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Xi says China has honored its commitment to helping world fight COVID-19

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President Rajapaksa accepting Sinopharm vaccines from Chinese ambassador

Xinhua:China has honored its commitment and carried out large-scale global humanitarian actions to help the world fight the COVID-19 pandemic, Chinese President Xi Jinping said Friday.

Xi made the remarks while delivering a speech at the Global Health Summit via video in Beijing.

Notwithstanding the limited production capacity and enormous demand at home, China has honored its commitment by providing free vaccines to more than 80 developing countries in urgent need and exporting vaccines to 43 countries, Xi said.

“We have provided 2 billion U.S. dollars in assistance for the COVID-19 response and economic and social recovery in developing countries hit by the pandemic,” Xi said.

China has sent medical supplies to more than 150 countries and 13 international organizations, and provided more than 280 billion masks, 3.4 billion protective suits and 4 billion testing kits to the world, Xi said.

A cooperation mechanism has been established for Chinese hospitals to pair up with 41 African hospitals, and construction for the China-assisted project of the Africa CDC headquarters officially started at the end of last year, Xi noted.

He added that important progress has also been made in the China-UN joint project to set up in China a global humanitarian response depot and hub.

“China is fully implementing the G20 Debt Service Suspension Initiative for Poorest Countries and has so far put off debt repayment exceeding 1.3 billion U.S. dollars, the highest deferral amount among G20 members,” Xi said.

In continued support for global solidarity against COVID-19, Xi announced the following:

– China will provide an additional 3 billion US dollars in international aid over the next three years to support COVID-19 response and economic and social recovery in other developing countries.

– Having already supplied 300 million doses of vaccines to the world, China will provide still more vaccines to the best of its ability.

– China supports its vaccine companies in transferring technologies to other developing countries and carrying out joint production with them.

– Having announced support for waiving intellectual property rights on COVID-19 vaccines, China also supports the World Trade Organization and other international institutions in making an early decision on this matter.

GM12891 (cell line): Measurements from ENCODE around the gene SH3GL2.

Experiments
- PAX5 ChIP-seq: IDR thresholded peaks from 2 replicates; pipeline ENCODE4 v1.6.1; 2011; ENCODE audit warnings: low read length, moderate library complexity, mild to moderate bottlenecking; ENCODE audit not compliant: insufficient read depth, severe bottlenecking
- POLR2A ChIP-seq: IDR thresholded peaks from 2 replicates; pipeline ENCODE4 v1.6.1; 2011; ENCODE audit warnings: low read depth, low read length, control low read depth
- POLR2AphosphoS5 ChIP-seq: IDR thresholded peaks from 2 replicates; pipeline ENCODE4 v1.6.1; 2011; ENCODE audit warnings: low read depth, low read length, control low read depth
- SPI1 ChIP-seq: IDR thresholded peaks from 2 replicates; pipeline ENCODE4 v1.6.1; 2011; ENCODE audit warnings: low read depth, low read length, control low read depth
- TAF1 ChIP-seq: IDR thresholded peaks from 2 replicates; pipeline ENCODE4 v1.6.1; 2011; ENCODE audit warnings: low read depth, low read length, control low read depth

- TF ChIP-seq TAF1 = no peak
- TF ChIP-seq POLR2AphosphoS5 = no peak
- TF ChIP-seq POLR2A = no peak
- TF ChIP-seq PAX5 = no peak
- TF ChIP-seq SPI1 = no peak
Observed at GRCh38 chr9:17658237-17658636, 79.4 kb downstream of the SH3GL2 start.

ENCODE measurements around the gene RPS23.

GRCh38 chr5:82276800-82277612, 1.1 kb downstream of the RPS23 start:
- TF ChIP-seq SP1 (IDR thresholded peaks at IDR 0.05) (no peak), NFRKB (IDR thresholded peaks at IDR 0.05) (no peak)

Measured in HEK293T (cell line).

– China proposes setting up an international forum on vaccine cooperation for vaccine-developing and producing countries, companies and other stakeholders to explore ways of promoting fair and equitable distribution of vaccines around the world.

 

 



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Death threats won’t deter us – EC Chairman

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Nimal Punchihewa (Chairman ECSL) picture by PRIYAN DE SILVA
Chairman of the Election Commission of Sri Lanka Nimal Punchihewa told The Island that members of  the election commission won’t be deterred by death threats.
He said that members of the commission  M M Mohamed,  K P P Pathirana and S B Diwarathne have been repeatedly threatened and the police have not been able to apprehend the perpetrators.
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Three people dead after torrential rain in New Zealand

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At least three people have died due to flash flodding in Auckland (picture BBC)

BBC reported that at least three people have died and one is missing after New Zealand’s largest city experienced its “wettest day on record” on Friday.

Auckland is said to have received 75% of its usual summer rainfall in just 15 hours.

A local state of emergency was declared as authorities managed evacuations and widespread flooding.

New Zealand’s Prime Minister Chris Hipkins thanked emergency services for their swift response to the disaster.The new prime minister travelled to Auckland, where he also expressed his condolences to the loved ones of those who died in the floods.